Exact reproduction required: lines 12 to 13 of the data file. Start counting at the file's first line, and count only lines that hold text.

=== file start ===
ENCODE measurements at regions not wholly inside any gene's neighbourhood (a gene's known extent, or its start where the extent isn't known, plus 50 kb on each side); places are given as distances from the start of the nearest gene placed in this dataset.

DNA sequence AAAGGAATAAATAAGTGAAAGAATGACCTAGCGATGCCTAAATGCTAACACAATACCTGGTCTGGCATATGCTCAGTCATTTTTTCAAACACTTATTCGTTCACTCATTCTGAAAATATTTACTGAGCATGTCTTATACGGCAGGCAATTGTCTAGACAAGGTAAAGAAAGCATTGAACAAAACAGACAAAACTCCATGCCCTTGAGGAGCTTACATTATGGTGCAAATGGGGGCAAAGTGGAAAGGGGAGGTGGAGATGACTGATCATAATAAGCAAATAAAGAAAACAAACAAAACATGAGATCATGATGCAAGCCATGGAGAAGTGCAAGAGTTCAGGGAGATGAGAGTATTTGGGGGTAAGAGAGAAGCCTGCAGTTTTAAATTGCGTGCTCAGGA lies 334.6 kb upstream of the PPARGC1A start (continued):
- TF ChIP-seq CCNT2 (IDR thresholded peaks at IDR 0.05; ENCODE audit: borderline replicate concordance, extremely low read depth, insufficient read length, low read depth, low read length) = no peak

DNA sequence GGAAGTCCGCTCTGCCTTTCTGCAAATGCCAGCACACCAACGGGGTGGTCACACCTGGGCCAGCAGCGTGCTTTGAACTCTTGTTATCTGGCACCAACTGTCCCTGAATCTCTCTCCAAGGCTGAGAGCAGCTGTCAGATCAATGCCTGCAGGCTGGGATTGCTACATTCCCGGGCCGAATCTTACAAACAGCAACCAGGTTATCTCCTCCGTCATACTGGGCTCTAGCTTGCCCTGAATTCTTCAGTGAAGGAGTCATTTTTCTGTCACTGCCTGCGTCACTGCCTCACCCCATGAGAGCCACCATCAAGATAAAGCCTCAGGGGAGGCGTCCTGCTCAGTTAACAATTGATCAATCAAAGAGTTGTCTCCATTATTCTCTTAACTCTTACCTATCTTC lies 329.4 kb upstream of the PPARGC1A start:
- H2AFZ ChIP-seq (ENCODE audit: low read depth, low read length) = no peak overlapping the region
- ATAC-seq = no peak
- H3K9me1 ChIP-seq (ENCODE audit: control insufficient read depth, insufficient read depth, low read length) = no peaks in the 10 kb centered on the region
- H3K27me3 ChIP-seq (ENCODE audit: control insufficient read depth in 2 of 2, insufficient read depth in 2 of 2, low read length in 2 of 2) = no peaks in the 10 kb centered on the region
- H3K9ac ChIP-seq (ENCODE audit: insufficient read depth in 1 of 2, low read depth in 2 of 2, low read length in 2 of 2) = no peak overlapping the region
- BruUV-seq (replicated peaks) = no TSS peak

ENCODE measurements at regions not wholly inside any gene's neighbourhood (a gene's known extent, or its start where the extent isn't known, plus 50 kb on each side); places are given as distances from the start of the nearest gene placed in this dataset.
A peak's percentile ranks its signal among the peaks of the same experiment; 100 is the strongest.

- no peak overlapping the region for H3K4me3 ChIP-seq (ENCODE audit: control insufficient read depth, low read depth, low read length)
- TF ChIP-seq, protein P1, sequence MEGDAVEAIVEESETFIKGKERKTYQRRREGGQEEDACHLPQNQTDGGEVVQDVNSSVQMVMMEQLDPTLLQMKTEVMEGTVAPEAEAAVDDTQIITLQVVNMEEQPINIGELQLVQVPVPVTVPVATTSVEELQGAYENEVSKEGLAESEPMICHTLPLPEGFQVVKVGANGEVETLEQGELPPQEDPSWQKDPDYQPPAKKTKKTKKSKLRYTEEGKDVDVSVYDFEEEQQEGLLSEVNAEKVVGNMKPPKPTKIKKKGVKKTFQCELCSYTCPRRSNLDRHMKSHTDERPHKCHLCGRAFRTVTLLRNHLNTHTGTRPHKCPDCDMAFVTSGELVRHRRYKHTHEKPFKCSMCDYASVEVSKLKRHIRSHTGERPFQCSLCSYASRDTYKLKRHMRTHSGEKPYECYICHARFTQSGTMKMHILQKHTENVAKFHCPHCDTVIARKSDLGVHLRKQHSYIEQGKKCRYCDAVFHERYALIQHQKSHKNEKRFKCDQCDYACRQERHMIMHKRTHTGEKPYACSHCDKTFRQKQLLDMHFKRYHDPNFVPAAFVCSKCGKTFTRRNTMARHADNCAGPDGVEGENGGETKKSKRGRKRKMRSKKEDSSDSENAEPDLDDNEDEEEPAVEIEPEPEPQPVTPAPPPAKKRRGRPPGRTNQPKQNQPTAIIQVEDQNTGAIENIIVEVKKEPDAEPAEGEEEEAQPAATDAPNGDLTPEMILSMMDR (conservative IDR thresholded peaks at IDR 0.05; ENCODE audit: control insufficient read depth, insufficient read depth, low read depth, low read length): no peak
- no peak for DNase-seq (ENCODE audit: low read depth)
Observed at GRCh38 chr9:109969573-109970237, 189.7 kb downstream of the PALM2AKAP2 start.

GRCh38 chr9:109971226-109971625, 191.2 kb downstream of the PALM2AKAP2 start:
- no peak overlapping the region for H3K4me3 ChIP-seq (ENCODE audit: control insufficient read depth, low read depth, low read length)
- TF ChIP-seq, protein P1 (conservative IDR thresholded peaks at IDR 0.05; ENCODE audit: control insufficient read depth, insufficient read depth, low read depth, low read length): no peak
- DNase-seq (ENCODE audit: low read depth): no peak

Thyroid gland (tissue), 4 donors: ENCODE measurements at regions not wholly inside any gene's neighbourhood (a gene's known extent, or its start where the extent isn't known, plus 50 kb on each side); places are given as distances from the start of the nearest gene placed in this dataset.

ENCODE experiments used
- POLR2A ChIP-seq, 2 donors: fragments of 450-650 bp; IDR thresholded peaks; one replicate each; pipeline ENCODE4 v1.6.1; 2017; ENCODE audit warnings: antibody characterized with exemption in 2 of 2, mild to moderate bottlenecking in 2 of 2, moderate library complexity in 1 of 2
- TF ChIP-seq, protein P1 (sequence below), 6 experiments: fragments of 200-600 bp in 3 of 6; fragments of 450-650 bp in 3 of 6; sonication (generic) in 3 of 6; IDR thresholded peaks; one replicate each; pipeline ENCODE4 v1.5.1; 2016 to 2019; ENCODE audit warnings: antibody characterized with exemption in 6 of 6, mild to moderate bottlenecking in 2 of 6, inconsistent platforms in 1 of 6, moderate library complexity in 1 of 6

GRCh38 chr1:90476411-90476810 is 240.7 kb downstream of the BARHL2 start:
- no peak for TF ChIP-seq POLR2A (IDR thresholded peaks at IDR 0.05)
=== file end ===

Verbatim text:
A peak's percentile ranks its signal among the peaks of the same experiment; 100 is the strongest.

- no peak overlapping the region for H3K4me3 ChIP-seq (ENCODE audit: control insufficient read depth, low read depth, low read length)